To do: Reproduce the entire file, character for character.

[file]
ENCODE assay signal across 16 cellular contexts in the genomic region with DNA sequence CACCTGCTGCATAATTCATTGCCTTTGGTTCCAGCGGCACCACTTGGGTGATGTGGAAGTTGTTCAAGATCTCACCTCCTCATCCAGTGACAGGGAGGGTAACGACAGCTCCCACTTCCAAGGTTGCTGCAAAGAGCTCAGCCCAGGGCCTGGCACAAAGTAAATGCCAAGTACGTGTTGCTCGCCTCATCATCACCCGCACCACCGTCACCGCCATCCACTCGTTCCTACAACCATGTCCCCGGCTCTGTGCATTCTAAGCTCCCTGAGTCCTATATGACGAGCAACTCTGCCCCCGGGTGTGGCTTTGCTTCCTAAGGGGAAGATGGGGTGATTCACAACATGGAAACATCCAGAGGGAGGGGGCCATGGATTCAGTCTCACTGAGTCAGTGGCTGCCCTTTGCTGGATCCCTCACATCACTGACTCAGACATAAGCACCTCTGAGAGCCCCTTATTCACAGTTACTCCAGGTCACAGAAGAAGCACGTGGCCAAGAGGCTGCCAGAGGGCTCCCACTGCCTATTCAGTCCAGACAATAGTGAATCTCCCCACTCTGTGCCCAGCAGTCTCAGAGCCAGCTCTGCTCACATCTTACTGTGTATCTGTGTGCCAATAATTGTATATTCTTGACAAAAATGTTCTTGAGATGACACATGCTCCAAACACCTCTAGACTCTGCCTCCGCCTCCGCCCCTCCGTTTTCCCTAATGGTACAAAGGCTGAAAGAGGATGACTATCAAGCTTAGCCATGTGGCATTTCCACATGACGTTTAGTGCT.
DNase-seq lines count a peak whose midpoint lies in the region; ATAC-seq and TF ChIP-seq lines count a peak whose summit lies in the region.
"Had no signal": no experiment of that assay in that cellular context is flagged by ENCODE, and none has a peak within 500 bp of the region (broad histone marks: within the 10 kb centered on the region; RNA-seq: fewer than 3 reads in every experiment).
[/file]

ENCODE assay signal across 16 cellular contexts in the genomic region with DNA sequence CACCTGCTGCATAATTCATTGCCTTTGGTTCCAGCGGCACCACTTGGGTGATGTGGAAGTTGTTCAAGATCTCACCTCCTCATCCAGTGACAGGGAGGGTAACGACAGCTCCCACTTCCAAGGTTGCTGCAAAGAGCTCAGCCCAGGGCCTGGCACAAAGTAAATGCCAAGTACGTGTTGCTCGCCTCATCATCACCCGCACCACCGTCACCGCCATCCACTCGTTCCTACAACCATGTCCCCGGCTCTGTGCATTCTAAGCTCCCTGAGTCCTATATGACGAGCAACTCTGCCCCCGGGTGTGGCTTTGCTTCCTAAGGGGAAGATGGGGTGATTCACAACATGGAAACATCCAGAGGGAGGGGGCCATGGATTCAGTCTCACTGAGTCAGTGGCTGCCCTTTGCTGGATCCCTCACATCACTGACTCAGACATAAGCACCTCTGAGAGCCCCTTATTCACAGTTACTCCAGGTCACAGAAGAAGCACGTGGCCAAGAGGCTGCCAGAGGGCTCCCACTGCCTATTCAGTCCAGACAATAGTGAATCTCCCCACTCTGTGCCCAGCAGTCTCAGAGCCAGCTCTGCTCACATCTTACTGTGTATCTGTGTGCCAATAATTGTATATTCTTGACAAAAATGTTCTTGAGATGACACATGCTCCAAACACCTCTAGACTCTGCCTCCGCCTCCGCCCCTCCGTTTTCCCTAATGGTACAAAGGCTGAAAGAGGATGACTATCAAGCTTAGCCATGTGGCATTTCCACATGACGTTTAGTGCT.
DNase-seq lines count a peak whose midpoint lies in the region; ATAC-seq and TF ChIP-seq lines count a peak whose summit lies in the region.
"Had no signal": no experiment of that assay in that cellular context is flagged by ENCODE, and none has a peak within 500 bp of the region (broad histone marks: within the 10 kb centered on the region; RNA-seq: fewer than 3 reads in every experiment).